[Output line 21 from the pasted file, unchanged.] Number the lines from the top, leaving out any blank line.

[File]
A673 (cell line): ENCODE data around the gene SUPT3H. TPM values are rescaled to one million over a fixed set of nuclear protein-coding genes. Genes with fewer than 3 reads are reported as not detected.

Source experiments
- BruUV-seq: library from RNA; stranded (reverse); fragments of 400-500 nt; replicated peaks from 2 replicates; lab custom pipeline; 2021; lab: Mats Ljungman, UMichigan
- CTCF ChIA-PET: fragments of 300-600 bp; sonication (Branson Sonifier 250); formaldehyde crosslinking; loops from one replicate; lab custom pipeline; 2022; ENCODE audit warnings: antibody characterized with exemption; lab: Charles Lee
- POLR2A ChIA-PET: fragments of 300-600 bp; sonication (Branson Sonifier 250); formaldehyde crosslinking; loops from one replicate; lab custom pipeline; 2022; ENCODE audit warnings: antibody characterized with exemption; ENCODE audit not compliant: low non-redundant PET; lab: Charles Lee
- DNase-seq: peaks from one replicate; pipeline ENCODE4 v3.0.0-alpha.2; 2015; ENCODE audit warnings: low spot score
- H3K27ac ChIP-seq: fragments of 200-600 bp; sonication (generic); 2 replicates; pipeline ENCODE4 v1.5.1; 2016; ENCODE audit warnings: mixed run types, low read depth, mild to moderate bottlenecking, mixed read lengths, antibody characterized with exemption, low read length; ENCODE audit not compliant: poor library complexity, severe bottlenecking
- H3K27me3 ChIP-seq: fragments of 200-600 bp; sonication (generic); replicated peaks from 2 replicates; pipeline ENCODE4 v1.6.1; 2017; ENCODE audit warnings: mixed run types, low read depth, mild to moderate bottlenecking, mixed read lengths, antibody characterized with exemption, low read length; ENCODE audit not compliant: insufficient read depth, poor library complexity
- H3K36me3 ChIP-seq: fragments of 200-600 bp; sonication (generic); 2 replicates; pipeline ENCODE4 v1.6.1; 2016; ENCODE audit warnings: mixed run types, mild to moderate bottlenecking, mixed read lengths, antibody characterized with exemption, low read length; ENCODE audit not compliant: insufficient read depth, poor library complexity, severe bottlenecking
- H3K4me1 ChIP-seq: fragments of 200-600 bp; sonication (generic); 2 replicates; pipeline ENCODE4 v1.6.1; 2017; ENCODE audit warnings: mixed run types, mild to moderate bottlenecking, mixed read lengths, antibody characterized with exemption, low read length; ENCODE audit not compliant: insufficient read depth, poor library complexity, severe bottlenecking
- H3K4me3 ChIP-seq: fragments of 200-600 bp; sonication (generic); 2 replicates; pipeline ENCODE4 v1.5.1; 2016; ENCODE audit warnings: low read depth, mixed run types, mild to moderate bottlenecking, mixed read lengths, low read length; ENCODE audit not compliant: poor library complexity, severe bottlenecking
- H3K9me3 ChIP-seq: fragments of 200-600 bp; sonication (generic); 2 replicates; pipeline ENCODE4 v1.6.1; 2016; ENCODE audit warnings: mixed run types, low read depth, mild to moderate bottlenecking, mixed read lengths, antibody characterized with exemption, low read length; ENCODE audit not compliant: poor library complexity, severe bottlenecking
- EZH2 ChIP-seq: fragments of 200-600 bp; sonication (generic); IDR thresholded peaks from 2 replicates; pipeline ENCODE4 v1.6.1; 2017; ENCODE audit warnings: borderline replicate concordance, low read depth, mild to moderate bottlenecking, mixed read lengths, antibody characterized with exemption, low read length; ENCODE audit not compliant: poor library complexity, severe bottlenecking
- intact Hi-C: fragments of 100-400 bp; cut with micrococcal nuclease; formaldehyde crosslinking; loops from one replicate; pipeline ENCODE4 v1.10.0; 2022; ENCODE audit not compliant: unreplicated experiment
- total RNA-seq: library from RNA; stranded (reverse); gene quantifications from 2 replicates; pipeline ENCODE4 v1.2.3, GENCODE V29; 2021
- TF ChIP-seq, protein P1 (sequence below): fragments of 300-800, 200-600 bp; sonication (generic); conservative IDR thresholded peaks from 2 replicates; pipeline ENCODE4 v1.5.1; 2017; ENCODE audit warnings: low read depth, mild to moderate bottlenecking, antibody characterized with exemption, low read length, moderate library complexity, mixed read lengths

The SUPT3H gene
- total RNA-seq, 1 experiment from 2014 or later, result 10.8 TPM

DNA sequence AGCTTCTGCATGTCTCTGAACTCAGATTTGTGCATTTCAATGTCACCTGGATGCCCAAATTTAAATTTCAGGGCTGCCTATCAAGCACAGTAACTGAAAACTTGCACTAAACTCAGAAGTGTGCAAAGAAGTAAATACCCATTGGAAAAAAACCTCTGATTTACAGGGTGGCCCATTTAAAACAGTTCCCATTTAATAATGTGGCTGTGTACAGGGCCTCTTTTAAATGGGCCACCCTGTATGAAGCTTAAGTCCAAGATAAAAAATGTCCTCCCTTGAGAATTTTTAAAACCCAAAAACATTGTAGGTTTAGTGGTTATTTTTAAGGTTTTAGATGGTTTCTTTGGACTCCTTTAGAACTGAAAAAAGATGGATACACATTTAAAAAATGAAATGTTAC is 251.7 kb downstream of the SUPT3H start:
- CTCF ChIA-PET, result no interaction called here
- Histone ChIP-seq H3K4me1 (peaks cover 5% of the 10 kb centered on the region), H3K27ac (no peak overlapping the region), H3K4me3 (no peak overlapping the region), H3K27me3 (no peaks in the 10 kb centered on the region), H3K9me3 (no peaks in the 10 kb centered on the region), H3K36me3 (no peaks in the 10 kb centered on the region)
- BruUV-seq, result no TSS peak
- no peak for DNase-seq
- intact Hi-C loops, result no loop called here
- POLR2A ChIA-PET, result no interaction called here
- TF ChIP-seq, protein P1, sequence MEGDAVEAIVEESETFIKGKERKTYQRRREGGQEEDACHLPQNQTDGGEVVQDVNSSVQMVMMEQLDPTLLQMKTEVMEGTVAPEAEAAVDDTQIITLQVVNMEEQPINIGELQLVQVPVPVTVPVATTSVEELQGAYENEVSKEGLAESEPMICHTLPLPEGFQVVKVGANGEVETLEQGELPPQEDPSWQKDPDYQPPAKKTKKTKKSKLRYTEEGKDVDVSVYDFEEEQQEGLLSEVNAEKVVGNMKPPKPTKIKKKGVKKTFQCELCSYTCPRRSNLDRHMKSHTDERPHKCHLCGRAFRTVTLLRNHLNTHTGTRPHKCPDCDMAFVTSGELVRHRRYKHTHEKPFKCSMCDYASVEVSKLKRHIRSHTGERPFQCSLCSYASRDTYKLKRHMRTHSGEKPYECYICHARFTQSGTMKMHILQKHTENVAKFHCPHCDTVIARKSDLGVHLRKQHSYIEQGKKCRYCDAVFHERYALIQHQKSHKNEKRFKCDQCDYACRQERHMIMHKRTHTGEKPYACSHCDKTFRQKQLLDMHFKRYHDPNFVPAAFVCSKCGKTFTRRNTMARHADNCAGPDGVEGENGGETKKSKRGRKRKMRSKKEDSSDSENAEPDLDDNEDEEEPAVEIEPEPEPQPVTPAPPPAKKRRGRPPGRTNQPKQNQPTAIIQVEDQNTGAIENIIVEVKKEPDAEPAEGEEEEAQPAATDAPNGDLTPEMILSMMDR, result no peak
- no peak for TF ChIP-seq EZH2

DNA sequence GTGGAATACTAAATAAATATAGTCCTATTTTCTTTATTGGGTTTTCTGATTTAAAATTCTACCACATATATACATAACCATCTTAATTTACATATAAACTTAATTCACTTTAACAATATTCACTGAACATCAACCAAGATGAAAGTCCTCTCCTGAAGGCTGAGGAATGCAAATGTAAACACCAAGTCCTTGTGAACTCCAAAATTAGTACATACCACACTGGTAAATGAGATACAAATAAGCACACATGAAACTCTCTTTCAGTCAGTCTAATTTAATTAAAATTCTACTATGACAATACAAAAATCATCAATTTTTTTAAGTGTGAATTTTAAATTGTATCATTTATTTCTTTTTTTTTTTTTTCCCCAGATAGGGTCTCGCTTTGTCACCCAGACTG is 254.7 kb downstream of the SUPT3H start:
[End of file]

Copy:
- Histone ChIP-seq H3K4me1 (peaks cover 5% of the 10 kb centered on the region), H3K27ac (no peak overlapping the region), H3K4me3 (no peak overlapping the region), H3K27me3 (no peaks in the 10 kb centered on the region), H3K9me3 (no peaks in the 10 kb centered on the region), H3K36me3 (no peaks in the 10 kb centered on the region)